When I was about 9 or 10, my mother took me to the eye doctor. He told me to look at a page of different colored circles, each about the size of a bead, and asked what I saw. No problem. I saw the shapes and patterns clearly. Or so I thought. Actually, I saw the "wrong" shapes and patterns, the ones you see if you are color-blind. That's when my mother figured out why I sometimes wore one blue sock and one black one.
Being color "blind" doesn't mean one cannot see colors, except for a rare form of the malady. Rather, most color-blind people (usually boys and men) see colors a little differently. For example, it's hard for me to discern hues of color, say purple as opposed to blue or tan instead of brown. I was an adult before I learned a "green light" was actually green; growing up, I thought the light was white, like the light bulbs in a house; the "green" part I took to be a reference to a bygone age when traffic lights were actually green. (To tell you the truth, I'm still a little suspicious about this one. Grass is green; I can't believe a traffic light is that color.)
Fortunately, the liturgical colors that mark the passing seasons of the church year are primary colors, rich colors, colors so close to the center of the target even I can see them aright. Since Easter, the cloth on the Communion table and hanging from the pulpit has been white, the color of joy and victory. The earliest Christians marked their baptism with a white robe, as we do still today.
This Sunday, Pentecost Sunday, the color of the cloths ("paraments") will change to red. Red is the color of fire and commemorates the "tongues of fire" that fell on the early church at Pentecost (Acts 2:3). Since red is also the color of blood, red paraments are used on Palm or Passion Sunday marking the beginning of Holy Week and on Good Friday.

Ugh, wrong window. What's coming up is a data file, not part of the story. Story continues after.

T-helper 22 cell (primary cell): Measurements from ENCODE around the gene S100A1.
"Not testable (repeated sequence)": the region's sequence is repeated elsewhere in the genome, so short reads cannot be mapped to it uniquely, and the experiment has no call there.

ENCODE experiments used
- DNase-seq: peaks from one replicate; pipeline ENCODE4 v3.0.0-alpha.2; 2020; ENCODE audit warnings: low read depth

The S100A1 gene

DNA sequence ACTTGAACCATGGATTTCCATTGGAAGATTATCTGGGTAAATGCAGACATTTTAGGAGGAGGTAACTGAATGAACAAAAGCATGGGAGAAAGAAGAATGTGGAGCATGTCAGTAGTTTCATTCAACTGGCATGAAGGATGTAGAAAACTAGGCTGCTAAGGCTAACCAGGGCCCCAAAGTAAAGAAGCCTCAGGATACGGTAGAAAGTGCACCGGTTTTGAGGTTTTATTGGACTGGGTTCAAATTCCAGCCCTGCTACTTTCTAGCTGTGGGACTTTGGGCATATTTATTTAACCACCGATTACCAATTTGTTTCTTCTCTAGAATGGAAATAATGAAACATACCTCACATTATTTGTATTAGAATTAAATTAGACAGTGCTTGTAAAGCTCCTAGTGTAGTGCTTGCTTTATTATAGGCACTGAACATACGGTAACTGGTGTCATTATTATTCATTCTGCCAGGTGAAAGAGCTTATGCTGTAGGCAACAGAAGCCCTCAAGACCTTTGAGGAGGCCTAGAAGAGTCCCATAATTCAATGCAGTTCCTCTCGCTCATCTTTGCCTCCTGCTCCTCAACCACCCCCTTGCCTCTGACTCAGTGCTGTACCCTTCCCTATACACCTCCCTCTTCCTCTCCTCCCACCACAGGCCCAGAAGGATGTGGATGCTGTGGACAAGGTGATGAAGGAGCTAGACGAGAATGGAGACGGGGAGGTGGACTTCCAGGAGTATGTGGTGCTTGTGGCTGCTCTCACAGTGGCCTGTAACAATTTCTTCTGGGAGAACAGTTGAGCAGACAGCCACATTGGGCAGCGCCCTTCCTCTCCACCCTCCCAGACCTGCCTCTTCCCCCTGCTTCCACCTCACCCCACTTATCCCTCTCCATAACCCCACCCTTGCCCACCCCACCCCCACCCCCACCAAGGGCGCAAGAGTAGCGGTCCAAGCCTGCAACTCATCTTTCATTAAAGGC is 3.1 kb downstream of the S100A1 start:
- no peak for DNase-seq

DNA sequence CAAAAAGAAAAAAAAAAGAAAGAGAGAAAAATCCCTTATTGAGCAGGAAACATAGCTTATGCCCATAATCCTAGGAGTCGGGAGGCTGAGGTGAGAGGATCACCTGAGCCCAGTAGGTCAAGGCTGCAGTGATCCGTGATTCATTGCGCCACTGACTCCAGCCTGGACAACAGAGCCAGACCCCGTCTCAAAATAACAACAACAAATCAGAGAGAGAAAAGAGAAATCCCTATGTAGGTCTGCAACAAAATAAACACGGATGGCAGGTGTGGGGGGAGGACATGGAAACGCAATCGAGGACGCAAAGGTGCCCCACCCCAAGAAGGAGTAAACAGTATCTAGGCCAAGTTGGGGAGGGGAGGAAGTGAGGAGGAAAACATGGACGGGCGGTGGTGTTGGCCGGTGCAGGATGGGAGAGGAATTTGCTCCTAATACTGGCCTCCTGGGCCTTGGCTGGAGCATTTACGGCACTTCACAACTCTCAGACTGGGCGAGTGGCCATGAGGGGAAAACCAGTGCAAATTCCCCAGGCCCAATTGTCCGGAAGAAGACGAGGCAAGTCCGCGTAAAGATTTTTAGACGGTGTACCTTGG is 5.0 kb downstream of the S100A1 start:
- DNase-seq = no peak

If you don't like change, then settle down because Sunday week, the liturgical color will shift to green and stay way throughout the Pentecost season, the seventh-month period that carries us all the way to Advent.
Since the fourth century when Christianity became legal in the Roman Empire, many churches marked the changing seasons of the church year with colors. Why? Perhaps because God does, changing the colors of the world with the changing seasons: green in the spring and summer, gold, red, and yellow in the fall, and sometimes white in the winter.
Liturgical colors are simply another way of telling the Gospel story, enhancing the beauty and symbolism of worship, and affirming our kinship with the larger Christian church. And the really great part for color-blind people like me, is that these colors are so rich and full, we can actually see them!